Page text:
The business of bias: balancing the role of private money in scientific research
Posted on 27th February 2015 by Benedict Tate
Earlier this month research-based health care hit the headlines with a two-part article published by the BMJ, highlighting what they perceived to be the growing influence of the sugar industry over health research and governmental guidelines. This speaks to wider questions within medicine: does industry sponsorship of research inevitably lead to bias? And does this bias extend to government advice and policy?
What claims did the article make?
Jonathan Gornall, a freelance journalist for the BMJ, writes of a “web of influence” spun by the sugar industry, reporting that companies such as Coca-Cola, Nestlé, and Unilever foods have previously funded scientists on the government’s Medical Research Council (MRC). This was followed by a second article highlighting the efforts of the sugar industry to fund research for their own interests.
There are some clear implications here that Gornall finds these relationships inappropriate, but is he right to think so?
Should we expect government scientists to have had no contact with industry?
At first glance the revelation that government scientists advising on policy have links to industry may set alarm bells ringing. However this may be less disquieting than it sounds.
Firstly, anyone concerned should recognize that only 1/3 of spending on research and development comes from public funding . For researchers looking for funding, the private sector is a major benefactor, and to exclude from government work those that have availed themselves of this resource in the past seems an unreasonable requirement, and would likely negatively entrench divisions between the one and the other.
Such a stigmatization of private-sector researchers would also overlook the needs of industry, which will always need the benefit of science to test their products and their effects on consumers to remain competitive.
In light of this, the current landscape encourages work between research and funding, with the Medical Research Council (MRC) working to broker, fund and encourage relationships between research and industry, often to the public benefit. It is when working with this organisation that Susan Jebb, a scientist singled out by Gornall, collaborated with organisations like Weighwatchers.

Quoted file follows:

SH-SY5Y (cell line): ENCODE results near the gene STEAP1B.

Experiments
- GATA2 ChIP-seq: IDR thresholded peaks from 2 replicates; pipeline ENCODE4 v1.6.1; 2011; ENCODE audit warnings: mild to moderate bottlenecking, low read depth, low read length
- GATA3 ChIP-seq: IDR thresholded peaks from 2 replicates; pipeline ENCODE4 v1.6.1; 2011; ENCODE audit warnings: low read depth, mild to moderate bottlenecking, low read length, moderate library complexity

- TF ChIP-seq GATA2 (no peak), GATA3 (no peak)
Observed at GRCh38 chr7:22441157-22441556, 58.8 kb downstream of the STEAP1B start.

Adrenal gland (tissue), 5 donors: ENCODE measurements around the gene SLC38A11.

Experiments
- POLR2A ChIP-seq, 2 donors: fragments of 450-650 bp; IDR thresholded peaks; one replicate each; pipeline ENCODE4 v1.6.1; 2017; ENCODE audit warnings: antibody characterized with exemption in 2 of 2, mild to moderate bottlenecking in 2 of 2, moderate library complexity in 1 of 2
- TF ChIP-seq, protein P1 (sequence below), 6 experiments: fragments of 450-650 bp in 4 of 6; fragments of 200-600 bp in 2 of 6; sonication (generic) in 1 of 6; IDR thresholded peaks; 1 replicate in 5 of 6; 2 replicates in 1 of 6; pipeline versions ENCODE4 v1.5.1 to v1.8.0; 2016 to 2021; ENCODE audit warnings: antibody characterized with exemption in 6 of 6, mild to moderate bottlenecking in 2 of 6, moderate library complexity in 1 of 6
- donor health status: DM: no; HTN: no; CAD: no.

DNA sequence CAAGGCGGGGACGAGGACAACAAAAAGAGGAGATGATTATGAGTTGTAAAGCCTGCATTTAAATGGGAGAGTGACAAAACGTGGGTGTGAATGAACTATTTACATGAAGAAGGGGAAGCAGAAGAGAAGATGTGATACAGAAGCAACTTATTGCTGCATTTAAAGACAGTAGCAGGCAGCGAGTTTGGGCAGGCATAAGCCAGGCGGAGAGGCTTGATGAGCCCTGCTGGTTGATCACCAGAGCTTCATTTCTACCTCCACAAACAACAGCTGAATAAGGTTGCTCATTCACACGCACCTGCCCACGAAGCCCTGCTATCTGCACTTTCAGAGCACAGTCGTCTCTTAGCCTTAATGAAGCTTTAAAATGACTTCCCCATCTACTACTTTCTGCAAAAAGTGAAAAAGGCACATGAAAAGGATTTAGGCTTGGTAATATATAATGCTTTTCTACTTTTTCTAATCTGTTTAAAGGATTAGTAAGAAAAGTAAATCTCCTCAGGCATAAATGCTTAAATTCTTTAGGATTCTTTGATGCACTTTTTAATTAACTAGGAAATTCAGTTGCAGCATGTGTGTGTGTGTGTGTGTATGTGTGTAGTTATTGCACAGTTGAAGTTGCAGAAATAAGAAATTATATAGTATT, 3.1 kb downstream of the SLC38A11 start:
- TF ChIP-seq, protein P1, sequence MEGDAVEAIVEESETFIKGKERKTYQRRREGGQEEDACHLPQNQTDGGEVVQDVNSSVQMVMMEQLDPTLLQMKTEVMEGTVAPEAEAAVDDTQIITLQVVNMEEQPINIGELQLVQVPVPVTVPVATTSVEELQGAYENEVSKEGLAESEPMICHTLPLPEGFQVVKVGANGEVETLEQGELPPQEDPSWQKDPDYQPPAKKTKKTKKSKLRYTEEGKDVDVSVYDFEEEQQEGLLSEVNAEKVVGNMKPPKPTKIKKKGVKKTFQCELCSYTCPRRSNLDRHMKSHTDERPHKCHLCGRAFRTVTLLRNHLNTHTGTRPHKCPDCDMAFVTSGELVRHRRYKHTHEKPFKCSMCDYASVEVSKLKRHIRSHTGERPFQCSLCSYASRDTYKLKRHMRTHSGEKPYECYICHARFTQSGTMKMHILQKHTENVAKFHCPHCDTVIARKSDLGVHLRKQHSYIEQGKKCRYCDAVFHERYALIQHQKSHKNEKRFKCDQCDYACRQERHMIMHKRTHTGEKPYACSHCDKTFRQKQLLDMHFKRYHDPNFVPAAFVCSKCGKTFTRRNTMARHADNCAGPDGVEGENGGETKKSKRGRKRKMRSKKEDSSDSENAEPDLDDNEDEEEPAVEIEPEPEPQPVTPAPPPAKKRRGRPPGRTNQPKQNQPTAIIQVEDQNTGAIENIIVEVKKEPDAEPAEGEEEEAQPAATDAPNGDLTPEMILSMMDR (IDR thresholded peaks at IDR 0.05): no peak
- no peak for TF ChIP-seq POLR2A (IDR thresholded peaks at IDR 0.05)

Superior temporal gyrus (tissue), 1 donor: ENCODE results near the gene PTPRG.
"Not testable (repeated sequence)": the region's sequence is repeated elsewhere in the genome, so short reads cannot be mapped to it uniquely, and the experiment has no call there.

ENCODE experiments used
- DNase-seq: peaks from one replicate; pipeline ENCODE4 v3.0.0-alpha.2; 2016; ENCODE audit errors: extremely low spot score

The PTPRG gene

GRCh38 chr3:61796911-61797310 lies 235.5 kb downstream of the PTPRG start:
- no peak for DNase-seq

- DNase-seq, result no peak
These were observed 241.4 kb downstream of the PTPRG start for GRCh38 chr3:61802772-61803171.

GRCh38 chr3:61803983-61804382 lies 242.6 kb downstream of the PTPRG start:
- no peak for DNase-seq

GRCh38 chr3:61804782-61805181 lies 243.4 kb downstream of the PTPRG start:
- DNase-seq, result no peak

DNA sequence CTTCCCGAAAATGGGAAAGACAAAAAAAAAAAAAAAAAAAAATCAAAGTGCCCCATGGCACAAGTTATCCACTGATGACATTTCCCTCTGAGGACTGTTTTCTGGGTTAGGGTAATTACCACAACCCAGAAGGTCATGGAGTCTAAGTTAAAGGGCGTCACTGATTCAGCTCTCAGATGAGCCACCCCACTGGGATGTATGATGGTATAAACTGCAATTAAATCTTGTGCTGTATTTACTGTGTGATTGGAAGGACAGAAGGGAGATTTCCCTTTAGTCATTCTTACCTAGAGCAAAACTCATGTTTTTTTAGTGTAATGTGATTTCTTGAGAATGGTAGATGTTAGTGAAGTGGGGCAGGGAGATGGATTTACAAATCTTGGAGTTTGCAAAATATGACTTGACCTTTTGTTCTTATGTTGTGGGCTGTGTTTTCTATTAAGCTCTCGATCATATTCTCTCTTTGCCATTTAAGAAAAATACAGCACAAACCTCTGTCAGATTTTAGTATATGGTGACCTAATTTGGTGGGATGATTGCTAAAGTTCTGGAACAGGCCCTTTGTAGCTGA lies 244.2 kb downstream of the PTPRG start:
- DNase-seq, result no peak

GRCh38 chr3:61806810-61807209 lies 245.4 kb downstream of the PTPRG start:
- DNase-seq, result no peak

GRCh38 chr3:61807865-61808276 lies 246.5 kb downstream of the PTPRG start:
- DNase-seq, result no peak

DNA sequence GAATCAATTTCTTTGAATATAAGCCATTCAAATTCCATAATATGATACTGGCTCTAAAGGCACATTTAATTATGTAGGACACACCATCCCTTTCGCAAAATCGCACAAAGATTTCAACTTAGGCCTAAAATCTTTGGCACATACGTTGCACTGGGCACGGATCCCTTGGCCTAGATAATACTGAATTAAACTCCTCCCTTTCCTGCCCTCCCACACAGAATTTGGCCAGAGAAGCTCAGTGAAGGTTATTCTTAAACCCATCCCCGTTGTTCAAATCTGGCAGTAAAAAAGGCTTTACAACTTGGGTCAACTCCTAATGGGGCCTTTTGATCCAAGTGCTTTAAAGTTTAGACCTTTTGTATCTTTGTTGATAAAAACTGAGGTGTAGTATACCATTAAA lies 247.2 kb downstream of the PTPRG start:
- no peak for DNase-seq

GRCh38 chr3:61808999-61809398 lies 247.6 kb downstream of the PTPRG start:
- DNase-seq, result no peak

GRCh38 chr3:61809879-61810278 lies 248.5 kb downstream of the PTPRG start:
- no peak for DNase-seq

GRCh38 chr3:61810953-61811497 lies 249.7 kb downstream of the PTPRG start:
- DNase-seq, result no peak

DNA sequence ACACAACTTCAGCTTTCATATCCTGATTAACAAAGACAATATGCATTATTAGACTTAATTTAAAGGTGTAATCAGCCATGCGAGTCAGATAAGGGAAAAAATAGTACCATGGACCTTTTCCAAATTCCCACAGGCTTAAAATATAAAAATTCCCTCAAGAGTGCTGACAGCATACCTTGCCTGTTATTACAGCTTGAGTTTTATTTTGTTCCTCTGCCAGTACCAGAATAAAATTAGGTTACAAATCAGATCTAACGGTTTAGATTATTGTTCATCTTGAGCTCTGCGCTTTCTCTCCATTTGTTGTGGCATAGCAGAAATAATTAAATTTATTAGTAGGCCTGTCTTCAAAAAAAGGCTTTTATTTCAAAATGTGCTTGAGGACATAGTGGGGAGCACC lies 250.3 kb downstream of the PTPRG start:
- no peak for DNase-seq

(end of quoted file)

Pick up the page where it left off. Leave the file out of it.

Commenting on such relationships, professor Tom Sanders of King’s College London has said “it is not unreasonable to expect the food industry to seek advice from [the] best nutritional scientists and to outsource research questions to them”, and concluding that to exclude those who have ties with the food industry from government work would lead to committees who “lack the required experience and expertise and are likely to be incompetent” .
No evidence has been raised to suggest that sponsor-based bias has infected government advice or policy, thus it would seem unfair to imply that advisors are unsuited to their role because of previous employment. In the words of Catherine Collins, spokesperson for the British Dietetic Association, “Science should deal in hard evidence, not insinuation” and that, like her, we must use “objectivity, impartiality and [our] grounded knowledge…to determine the relative merits of publications, whatever their funding source”.
What about bias in privately funded research?
The BMJ’s second article addresses the bias within research supported by industry. If we’re going to make a judgement as to the appropriateness of this partnership, we first need to understand what kind of input into research business can have and what follows:
At one end of the spectrum is the provision of resources. As with Unilever, Cereal Partners, RHM and Sainsbury’s involvement with the government’s “Public Health Responsibility Deal”, businesses can donate products to be used in the intervention arm of a study (e.g. think supplying food products to test the effects of a high sugar diet on participants).
Alternatively companies can contribute financially. This can be done through an intermediary body such as the MRC, who collect funding into a central budget to ensure independence e.g. their Mechanisms of Disease Initiative which raised £100m from industry to progress disease research.
Other potential arrangements include scientists being hired as consultants for individual companies, addressing a specific research question partially or wholly funded by the company in question. For example, Susan Jebb, Chair of the Food Network for the government’s Public Health Responsibility Deal, was previously employed by Coca Cola to test one of their diet products.
Once a suitable financial arrangement has been chosen, a contract is written to enshrine the rights of the parties. To maintain independence it is expected that the sponsor will have no input into the protocol, the experiment, or analysis of results (though this doesn’t always happen). This contract will also define the intellectual property rights of the final data; some agreements entitle the researcher to distribute the research as they see fit, while others give business the right to confidentiality of results, meaning publication is not always guaranteed.